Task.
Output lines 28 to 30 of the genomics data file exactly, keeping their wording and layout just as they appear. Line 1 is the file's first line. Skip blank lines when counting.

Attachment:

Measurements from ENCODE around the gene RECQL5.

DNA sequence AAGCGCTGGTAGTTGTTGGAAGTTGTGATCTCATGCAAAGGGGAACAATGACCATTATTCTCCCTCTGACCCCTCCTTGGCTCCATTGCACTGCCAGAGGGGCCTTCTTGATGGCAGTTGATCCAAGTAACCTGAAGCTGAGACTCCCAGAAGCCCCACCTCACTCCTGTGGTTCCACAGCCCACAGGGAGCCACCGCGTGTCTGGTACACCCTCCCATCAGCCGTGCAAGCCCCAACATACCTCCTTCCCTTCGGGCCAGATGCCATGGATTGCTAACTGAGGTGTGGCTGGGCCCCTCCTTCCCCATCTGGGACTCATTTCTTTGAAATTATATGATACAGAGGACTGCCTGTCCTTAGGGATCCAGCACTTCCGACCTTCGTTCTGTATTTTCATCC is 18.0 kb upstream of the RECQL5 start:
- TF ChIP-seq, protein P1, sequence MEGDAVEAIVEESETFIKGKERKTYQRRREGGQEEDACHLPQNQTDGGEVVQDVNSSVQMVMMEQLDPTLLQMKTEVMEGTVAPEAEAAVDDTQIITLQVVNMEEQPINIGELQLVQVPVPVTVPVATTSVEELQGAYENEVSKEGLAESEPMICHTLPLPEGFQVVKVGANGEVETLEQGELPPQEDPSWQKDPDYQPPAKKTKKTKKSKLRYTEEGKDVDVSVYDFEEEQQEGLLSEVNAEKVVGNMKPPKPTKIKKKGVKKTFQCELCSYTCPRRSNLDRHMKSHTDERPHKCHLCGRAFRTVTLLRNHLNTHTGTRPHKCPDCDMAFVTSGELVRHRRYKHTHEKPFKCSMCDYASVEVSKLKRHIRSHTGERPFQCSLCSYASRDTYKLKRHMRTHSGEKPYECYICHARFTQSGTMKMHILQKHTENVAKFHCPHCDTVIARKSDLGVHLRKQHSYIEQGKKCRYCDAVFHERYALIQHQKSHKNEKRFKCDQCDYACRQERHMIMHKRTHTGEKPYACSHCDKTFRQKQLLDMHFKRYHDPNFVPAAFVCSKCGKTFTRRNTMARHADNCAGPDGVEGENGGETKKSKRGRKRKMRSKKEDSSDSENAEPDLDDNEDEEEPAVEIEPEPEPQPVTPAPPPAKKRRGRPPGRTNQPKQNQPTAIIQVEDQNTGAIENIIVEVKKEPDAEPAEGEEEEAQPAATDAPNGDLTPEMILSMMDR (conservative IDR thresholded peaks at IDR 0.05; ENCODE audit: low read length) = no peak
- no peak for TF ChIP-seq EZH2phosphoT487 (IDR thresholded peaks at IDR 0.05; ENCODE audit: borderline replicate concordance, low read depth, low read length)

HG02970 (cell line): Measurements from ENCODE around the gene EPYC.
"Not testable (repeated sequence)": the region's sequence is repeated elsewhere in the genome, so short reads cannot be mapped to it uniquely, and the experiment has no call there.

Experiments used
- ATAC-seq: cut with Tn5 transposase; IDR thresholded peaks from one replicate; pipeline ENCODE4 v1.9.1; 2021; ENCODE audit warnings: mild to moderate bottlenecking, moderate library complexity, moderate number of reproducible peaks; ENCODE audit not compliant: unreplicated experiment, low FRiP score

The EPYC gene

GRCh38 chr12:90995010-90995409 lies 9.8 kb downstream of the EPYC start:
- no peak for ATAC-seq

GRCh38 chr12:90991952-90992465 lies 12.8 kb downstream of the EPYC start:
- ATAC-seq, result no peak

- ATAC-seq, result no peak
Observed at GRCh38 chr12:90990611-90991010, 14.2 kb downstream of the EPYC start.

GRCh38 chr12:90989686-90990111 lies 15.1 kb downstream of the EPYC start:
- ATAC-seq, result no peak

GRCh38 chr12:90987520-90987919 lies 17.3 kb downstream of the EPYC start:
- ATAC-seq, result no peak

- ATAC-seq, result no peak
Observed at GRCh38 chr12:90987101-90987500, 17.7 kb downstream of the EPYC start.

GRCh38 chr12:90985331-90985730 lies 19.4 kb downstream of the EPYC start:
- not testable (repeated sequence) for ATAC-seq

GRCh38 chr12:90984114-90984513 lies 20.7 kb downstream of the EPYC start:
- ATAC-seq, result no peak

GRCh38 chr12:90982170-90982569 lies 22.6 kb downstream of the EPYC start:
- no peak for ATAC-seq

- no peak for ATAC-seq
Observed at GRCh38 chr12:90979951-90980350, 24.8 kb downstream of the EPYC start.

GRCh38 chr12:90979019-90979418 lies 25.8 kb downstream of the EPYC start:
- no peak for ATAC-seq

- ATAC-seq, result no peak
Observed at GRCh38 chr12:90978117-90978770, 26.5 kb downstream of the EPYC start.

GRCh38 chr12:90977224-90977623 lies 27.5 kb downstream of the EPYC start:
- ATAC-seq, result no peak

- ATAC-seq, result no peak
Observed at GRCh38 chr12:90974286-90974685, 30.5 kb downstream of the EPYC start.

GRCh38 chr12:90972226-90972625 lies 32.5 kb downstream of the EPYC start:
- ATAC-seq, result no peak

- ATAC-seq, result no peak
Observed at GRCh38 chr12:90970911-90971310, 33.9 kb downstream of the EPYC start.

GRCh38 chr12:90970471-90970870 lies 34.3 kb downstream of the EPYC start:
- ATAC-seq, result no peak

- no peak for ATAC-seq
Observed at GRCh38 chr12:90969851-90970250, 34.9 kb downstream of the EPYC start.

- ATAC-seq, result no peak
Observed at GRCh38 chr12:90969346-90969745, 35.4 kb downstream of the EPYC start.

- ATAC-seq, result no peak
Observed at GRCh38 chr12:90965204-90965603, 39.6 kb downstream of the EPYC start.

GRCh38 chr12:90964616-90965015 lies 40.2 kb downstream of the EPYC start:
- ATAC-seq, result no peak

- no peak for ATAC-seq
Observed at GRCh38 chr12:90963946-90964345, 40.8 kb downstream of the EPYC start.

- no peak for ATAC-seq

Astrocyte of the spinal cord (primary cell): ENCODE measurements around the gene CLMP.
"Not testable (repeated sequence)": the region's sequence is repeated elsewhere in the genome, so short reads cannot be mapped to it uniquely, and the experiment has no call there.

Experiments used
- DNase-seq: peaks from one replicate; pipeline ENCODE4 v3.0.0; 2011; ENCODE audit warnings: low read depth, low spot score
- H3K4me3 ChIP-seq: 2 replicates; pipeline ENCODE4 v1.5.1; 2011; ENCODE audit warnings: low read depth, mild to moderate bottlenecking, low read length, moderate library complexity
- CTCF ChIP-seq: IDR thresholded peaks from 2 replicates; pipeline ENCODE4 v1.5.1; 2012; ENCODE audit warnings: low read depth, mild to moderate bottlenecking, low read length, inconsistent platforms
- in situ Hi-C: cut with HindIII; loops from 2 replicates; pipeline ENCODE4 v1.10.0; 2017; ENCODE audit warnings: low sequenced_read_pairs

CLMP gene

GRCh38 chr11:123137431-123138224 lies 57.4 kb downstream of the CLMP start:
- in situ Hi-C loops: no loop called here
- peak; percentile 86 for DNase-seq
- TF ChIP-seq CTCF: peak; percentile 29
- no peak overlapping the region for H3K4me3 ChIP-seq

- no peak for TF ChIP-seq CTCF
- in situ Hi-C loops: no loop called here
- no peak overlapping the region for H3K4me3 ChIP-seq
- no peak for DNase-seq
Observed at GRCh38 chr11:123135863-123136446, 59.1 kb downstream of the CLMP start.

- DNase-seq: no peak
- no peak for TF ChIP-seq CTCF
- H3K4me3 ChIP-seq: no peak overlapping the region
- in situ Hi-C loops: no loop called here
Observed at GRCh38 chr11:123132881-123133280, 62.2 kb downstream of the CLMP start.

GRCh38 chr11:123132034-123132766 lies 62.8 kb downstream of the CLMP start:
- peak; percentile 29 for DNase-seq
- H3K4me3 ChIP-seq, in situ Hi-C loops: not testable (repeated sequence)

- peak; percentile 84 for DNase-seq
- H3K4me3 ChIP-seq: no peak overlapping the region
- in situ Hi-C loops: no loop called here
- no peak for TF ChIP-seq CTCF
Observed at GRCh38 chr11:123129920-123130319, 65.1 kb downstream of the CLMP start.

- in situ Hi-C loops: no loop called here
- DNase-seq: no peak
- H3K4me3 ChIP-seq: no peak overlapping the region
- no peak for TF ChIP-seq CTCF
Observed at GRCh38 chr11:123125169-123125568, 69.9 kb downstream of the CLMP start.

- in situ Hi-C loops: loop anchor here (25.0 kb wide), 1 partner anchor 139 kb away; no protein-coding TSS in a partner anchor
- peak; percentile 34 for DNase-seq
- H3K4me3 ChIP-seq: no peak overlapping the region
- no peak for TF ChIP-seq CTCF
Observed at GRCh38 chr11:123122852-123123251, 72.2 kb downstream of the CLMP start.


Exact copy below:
- no peak for ATAC-seq
Observed at GRCh38 chr12:90979951-90980350, 24.8 kb downstream of the EPYC start.

GRCh38 chr12:90979019-90979418 lies 25.8 kb downstream of the EPYC start: